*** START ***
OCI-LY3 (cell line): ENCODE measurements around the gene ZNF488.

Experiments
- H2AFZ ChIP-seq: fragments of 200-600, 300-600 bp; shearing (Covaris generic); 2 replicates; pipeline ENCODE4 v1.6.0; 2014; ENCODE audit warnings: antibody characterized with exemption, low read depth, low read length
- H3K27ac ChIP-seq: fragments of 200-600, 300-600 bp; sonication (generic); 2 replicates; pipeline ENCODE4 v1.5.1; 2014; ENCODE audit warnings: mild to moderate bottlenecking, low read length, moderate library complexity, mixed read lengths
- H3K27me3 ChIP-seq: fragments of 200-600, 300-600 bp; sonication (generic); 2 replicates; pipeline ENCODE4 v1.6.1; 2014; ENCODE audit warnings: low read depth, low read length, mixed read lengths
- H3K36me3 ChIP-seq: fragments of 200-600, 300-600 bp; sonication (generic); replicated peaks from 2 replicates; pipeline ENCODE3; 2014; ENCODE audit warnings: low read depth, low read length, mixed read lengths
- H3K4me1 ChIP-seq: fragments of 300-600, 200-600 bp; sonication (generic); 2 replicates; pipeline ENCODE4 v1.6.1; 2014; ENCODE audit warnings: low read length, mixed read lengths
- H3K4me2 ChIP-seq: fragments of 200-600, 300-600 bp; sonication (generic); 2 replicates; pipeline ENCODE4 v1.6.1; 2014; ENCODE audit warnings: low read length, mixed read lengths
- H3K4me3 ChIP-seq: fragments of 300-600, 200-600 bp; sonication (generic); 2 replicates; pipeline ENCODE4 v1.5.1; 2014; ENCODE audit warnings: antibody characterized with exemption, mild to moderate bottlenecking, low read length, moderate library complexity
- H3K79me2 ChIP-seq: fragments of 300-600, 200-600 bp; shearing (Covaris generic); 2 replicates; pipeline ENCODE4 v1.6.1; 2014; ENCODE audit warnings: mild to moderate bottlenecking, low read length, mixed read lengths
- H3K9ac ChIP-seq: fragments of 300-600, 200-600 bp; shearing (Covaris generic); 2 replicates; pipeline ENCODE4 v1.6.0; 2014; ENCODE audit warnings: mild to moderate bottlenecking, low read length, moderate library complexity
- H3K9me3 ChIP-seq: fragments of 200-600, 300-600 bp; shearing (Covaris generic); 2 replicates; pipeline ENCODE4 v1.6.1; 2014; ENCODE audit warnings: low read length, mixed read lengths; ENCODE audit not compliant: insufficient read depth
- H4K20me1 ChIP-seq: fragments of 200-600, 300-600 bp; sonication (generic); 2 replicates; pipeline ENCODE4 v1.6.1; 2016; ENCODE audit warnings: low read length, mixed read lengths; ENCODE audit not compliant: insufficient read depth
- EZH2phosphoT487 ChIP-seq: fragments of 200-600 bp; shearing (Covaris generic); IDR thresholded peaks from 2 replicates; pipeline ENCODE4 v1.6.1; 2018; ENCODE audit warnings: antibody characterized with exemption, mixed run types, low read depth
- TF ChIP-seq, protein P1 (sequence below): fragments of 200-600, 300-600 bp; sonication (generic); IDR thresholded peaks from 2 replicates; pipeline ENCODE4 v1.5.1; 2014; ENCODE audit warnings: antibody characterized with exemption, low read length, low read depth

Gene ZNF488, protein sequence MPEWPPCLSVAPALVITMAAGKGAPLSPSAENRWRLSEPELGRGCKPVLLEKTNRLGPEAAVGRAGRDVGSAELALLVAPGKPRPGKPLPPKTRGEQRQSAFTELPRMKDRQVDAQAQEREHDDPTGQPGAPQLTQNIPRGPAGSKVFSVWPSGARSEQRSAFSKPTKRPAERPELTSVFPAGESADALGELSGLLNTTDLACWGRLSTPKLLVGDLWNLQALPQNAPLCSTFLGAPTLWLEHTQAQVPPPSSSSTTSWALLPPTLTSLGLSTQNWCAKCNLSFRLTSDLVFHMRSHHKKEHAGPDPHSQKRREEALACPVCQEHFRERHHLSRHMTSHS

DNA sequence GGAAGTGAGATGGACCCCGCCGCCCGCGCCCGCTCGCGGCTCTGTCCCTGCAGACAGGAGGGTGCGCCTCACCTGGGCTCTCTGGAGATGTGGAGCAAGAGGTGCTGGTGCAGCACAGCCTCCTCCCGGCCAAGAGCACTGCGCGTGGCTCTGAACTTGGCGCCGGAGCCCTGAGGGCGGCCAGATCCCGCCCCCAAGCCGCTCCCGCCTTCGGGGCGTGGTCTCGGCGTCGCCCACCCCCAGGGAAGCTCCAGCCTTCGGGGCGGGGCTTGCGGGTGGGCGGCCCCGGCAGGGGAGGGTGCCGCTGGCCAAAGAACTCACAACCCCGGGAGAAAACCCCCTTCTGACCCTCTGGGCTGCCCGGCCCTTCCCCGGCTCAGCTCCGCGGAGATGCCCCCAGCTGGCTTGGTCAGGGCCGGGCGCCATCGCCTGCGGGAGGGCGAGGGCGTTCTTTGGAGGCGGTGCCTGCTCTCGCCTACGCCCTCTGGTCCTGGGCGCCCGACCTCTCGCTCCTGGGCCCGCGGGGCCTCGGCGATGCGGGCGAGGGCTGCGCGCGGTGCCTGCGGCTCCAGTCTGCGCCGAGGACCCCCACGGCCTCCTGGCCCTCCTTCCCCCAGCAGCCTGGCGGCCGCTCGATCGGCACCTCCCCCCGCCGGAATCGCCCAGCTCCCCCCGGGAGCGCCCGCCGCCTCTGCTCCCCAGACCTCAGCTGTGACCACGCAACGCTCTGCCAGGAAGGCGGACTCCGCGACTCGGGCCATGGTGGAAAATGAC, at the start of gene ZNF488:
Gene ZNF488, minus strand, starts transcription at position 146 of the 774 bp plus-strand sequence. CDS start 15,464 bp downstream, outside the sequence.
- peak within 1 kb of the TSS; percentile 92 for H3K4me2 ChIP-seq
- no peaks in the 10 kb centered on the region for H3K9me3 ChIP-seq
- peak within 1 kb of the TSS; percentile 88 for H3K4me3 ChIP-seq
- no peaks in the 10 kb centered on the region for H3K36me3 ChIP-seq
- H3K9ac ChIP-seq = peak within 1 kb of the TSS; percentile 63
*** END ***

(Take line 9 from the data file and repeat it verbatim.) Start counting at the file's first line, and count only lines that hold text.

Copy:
- H3K4me3 ChIP-seq: fragments of 300-600, 200-600 bp; sonication (generic); 2 replicates; pipeline ENCODE4 v1.5.1; 2014; ENCODE audit warnings: antibody characterized with exemption, mild to moderate bottlenecking, low read length, moderate library complexity